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This, according to Kevin Carey, is what a university looks like:

Mr. Trachtenberg understood the centrality of the university as a physical place. New structures were a visceral sign of progress. They told visitors, donors and civic leaders that the institution was, like beams and scaffolding rising from the earth, ascending.

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I’ve been doing a lot of thinking about utopia these days—from the plenary address I gave at New Harmony last November to the talk I’m giving at Manchester University in April.

So, I’m fascinated by the fact that Mark Bittman, in honestly confronting the Brave New World—”featuring even fewer haves and more have-nots than the current one”—has turned to the idea of utopia. He looks at some top-down solutions (such as public works and Guaranteed Basic Income) but then argues that bottom-up changes have “even more potential for a more equitable economic system.”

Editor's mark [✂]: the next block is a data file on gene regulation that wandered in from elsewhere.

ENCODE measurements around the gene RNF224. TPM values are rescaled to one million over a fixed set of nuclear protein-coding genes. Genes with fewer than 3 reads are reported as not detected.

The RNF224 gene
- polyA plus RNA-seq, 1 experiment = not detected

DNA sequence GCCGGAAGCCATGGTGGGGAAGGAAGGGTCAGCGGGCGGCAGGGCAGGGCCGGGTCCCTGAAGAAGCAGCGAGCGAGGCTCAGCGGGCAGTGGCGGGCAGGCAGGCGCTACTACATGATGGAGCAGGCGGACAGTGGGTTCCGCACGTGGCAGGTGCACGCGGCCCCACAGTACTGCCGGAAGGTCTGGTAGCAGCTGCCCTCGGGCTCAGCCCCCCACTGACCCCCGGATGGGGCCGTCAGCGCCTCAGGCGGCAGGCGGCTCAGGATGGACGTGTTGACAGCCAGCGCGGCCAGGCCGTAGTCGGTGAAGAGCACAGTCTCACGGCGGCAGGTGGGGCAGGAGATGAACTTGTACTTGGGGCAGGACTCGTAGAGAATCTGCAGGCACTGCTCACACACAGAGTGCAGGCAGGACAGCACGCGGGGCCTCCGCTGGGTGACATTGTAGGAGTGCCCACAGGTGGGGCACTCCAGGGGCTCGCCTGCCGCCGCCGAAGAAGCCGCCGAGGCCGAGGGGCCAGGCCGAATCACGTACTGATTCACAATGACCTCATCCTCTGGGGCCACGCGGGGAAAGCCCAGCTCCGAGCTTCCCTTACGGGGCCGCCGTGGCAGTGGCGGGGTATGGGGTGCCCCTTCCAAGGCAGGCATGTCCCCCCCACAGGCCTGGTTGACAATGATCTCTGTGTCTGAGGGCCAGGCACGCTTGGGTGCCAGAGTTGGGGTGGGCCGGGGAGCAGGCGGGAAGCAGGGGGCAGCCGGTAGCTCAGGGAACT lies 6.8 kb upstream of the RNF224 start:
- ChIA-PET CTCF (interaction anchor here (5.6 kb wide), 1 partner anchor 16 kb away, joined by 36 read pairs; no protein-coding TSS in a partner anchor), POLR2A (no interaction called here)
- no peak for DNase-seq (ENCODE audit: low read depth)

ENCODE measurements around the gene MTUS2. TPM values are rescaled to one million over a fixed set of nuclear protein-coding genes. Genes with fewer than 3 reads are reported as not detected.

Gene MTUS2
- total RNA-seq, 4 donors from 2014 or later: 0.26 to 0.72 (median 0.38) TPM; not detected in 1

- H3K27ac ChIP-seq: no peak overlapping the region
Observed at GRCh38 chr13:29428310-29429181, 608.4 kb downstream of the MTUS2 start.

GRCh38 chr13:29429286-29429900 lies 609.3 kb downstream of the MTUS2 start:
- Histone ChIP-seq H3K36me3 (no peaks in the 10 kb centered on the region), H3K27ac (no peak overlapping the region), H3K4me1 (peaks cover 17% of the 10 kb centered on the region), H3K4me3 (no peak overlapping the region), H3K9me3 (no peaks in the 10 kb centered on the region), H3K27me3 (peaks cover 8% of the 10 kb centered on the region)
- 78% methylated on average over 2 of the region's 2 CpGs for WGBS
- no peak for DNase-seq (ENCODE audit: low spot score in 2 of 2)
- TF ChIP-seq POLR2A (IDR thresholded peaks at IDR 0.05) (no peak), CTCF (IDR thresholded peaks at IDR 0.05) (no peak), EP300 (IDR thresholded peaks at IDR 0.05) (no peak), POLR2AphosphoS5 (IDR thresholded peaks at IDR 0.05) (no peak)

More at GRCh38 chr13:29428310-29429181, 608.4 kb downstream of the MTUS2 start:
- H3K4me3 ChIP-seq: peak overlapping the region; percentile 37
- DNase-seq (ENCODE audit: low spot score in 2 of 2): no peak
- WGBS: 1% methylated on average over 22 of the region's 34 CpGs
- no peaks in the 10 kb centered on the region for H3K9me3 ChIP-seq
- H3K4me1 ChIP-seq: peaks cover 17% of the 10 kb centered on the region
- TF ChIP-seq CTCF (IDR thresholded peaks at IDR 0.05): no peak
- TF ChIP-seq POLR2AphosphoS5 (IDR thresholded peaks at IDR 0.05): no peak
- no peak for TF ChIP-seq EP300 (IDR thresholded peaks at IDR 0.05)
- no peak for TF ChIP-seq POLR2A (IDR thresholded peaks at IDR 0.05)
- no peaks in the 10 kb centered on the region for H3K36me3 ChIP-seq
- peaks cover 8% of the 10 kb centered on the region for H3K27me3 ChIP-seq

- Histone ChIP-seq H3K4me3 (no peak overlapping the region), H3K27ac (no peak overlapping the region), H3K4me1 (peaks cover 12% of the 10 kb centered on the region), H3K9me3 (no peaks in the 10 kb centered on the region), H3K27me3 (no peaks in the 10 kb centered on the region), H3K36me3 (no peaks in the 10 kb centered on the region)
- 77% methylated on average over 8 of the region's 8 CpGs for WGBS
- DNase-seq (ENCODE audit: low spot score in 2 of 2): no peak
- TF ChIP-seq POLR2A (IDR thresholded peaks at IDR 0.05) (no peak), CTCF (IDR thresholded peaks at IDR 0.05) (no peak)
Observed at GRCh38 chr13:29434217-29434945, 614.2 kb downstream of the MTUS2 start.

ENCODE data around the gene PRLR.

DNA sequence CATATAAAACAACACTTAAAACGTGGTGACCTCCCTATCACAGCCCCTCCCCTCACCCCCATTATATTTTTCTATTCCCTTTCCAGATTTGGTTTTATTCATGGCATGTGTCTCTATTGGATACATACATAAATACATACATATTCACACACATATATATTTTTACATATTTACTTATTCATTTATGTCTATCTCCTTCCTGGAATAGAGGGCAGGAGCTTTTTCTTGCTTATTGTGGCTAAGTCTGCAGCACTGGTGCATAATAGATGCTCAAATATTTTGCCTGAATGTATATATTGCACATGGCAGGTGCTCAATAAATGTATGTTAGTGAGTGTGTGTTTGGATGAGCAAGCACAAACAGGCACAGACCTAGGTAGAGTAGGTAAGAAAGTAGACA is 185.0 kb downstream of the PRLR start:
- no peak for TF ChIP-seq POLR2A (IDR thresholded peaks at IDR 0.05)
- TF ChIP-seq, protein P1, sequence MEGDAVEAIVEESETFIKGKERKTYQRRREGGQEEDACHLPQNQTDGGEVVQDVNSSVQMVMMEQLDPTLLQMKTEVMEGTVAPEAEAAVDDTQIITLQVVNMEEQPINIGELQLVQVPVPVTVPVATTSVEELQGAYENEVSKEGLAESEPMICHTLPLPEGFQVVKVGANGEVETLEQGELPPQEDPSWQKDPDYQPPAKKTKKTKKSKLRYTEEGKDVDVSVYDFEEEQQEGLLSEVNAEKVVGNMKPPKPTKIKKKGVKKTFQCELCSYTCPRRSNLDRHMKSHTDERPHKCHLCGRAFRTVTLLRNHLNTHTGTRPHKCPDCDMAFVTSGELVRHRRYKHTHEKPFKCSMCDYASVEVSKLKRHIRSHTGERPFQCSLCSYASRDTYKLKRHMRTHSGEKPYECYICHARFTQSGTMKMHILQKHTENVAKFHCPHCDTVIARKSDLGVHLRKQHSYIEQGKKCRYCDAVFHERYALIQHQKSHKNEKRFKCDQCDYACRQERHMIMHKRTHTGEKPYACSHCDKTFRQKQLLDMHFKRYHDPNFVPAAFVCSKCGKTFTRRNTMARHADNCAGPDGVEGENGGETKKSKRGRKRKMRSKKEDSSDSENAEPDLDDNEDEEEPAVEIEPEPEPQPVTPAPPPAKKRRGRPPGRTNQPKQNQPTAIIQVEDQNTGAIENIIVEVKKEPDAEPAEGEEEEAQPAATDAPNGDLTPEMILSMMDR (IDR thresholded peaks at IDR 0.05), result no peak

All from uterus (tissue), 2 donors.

What we’re seeing, on a small but growing scale, is a world where energy and even power may become increasingly decentralized, and communities are building more on local and regional levels, creating organizations that benefit more of their members. Worker ownership — which, for obvious reasons, combats income inequality directly — is becoming more common, and these organizations are talking to one another locally. Even something as simple as the farm-to-school movement means that economies are becoming more local and communities are supporting their own businesses.